It will take a ‘farewell’ image of the Rosetta orbiter shortly after separation, along with a number of images as it approaches the comet surface. It is expected that the first images from this sequence will be received on Earth several hours after separation.
Once safely on the surface, Philae will take a panorama of its surroundings. Again, this is expected back on Earth several hours later.
The first sequence of surface science experiments will begin about an hour after touchdown and will last for 64 hours, constrained by the lander’s primary battery lifetime.
Longer-term study of the comet by Philae will depend on for how long and how well the batteries are able to recharge, which in turn is related to the amount of dust that settles on its solar panels.
In any case, it is expected that by March 2015, as the comet moves closer in its orbit towards the Sun, temperatures inside the lander will have reached levels too high to continue operations, and Philae’s science mission will come to an end.
The Rosetta orbiter’s mission will continue for much longer. It will accompany the comet as it grows in activity until their closest approach to the Sun in August 2015 and then as they head back towards the outer Solar System.
This unprecedented mission will study how a comet evolves and give important insights into the formation of our Solar System, and the origins of water and perhaps even life on Earth.
ESA – European Space Agency
Cometwatch – 28 October
This four-image NAVCAM montage comprises images taken on 28 October – shortly before moving to the pre-lander delivery orbit – from a distance of 9.7 km from the centre of comet 67P/C-G, or roughly 7.7 km from the surface.
The corresponding image scale is about 65 cm/pixel, so each 1024 x 1024 pixel frame is about 665 m across. The montage has been slightly tweaked and the central vignetting reduced. The four original frames are provided at the end of the post.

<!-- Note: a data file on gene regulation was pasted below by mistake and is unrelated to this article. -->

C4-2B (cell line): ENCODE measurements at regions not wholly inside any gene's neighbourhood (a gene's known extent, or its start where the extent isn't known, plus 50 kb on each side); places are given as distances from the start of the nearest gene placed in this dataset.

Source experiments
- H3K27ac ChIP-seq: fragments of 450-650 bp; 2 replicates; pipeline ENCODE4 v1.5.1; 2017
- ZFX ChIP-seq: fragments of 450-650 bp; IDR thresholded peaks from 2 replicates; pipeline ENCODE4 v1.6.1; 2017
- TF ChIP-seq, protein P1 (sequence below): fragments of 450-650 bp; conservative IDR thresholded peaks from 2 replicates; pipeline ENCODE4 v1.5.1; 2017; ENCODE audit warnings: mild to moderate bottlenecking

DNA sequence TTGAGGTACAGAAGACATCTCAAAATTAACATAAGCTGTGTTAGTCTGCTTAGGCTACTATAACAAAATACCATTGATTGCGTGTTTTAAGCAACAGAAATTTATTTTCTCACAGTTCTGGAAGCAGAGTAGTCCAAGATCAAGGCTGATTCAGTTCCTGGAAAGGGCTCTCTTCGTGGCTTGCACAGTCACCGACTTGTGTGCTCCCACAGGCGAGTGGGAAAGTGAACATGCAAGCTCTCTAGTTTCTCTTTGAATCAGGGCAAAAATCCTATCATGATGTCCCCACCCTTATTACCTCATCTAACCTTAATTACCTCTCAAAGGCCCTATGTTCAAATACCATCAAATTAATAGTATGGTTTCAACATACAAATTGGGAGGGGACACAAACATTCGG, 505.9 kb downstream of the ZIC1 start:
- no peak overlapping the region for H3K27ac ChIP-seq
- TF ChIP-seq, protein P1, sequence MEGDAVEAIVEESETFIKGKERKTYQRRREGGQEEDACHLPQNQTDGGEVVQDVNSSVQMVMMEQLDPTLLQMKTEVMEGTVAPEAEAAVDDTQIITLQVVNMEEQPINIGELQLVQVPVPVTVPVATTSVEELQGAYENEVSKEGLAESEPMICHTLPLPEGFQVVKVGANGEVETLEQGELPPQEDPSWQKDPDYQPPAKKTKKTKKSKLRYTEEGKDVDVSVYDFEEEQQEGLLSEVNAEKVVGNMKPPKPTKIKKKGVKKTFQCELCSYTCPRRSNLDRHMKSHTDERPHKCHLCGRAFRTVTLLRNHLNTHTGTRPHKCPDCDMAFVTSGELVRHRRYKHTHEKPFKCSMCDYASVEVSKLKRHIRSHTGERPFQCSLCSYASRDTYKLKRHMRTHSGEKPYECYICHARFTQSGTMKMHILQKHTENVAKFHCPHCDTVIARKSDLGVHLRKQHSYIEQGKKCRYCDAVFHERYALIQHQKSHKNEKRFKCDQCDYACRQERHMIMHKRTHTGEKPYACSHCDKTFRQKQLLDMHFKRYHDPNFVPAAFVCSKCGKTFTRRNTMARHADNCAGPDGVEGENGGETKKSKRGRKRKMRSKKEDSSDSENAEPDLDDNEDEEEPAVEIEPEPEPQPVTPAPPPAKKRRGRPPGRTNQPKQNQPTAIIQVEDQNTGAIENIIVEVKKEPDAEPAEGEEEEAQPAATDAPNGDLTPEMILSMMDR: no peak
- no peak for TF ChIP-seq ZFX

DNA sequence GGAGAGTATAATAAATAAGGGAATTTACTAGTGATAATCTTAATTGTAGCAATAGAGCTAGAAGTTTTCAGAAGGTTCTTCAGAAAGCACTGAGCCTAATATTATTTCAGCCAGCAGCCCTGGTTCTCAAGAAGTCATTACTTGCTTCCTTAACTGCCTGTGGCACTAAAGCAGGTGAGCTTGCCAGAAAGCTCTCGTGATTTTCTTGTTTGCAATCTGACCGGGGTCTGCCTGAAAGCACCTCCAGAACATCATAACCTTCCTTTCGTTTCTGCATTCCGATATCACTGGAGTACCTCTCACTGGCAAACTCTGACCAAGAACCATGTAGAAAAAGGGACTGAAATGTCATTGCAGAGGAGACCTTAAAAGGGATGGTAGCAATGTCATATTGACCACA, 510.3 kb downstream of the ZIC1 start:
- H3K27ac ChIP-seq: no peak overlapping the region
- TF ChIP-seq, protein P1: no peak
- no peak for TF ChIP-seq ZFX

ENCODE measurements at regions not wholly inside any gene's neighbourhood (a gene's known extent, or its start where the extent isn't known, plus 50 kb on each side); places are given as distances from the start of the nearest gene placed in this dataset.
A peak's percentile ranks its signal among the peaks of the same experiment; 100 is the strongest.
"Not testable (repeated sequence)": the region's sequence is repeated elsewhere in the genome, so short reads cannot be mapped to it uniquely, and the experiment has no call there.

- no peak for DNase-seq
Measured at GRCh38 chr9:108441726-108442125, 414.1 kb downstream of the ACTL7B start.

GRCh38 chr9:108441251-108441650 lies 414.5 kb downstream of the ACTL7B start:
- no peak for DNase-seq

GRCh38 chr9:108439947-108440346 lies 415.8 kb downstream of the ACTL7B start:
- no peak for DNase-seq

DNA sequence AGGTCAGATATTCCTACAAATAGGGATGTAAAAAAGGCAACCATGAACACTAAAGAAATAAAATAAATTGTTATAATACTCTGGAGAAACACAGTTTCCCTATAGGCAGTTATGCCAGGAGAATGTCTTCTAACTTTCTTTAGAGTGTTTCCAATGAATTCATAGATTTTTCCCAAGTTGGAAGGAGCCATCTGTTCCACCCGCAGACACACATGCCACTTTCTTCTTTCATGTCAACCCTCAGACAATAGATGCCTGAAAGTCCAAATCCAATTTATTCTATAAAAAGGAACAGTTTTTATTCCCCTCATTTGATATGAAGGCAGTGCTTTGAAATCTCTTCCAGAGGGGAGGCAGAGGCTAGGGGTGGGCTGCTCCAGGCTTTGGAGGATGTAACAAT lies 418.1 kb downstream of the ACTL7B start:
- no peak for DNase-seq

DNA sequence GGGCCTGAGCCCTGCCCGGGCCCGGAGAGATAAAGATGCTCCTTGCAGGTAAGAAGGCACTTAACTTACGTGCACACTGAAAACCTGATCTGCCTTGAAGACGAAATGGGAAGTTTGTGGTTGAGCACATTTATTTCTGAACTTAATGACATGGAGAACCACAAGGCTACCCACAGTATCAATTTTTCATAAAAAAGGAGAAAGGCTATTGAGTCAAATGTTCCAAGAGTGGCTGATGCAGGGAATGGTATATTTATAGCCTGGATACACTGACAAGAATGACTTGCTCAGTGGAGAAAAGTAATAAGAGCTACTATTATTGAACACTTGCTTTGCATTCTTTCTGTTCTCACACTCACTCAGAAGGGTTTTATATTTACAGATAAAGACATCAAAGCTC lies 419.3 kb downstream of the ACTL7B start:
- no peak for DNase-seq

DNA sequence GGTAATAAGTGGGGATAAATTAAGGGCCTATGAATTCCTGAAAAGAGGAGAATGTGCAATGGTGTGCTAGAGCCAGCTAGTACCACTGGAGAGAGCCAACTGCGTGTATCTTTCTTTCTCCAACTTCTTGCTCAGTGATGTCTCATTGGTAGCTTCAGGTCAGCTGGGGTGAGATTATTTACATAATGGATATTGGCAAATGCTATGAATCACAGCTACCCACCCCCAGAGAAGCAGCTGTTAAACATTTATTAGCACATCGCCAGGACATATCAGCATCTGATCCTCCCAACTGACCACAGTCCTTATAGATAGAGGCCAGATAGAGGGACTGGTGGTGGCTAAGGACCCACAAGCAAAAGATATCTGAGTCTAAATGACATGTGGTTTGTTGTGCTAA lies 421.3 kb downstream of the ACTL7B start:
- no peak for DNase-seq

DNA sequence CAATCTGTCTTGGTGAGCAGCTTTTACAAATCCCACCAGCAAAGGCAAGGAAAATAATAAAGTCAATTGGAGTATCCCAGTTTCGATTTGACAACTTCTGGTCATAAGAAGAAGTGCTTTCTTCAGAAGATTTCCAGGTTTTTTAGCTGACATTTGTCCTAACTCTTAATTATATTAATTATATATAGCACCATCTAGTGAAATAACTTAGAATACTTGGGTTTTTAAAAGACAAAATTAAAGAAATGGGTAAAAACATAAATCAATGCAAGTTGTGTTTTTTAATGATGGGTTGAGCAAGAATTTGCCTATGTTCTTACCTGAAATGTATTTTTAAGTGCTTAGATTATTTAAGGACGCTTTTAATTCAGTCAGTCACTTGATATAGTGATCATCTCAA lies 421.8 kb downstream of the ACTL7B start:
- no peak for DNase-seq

The montage nicely ‘joins the dots’ with the region presented in the 8 October montage.
Given the peculiar low-density, low-gravity nature of a comet, it is perhaps dangerous to make direct analogies with Earth-like features and processes. But until we have the science team’s analysis of what they think is actually happening on this comet, analogies might nevertheless still provide a useful way of trying to decipher what we are seeing.
In a number of places in this region, there is an impression that the prevalent dusty material covering the surface is not particularly stable and that it occasionally gives way, perhaps in a similar way that snow on a mountain side may become dislodged, giving rise to an avalanche or, alternatively, a rockfall or landslide.
For example, look in the lower third of the top left image. There you’ll see what looks like a crack close to the edge of the cliff, suggesting that this portion might eventually collapse, similar to the way a snow cornice on a mountain ridge peels away. This feature is also visible in the 8 October image.